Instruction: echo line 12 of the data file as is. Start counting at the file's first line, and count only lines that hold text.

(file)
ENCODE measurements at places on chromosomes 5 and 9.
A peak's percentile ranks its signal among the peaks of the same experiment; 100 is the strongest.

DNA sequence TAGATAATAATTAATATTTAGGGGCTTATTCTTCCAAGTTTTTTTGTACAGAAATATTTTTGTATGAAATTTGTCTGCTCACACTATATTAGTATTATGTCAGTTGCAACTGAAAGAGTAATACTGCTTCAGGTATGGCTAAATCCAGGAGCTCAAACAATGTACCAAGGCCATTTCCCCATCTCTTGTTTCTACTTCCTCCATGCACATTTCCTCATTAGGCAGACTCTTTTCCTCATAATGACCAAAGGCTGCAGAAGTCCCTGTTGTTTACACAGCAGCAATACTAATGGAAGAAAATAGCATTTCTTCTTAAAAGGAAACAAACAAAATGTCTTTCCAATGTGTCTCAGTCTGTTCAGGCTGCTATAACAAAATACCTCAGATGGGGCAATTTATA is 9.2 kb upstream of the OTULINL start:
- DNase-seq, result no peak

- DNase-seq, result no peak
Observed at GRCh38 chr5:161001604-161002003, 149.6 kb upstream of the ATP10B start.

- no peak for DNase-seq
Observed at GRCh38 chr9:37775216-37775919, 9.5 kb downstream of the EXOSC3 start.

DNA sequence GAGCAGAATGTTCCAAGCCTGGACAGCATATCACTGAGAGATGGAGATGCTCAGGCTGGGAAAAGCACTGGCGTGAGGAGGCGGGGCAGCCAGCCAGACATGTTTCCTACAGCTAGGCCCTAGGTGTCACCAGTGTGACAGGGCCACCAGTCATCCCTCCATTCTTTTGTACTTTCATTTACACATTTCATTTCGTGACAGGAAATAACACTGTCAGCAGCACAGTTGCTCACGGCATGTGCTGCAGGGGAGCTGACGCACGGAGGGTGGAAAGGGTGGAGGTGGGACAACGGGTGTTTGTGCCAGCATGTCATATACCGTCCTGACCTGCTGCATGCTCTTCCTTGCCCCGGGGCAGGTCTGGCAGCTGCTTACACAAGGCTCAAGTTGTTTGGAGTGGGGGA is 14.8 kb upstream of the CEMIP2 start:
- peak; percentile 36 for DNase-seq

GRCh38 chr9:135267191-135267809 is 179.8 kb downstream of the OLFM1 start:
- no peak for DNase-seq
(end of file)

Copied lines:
- no peak for DNase-seq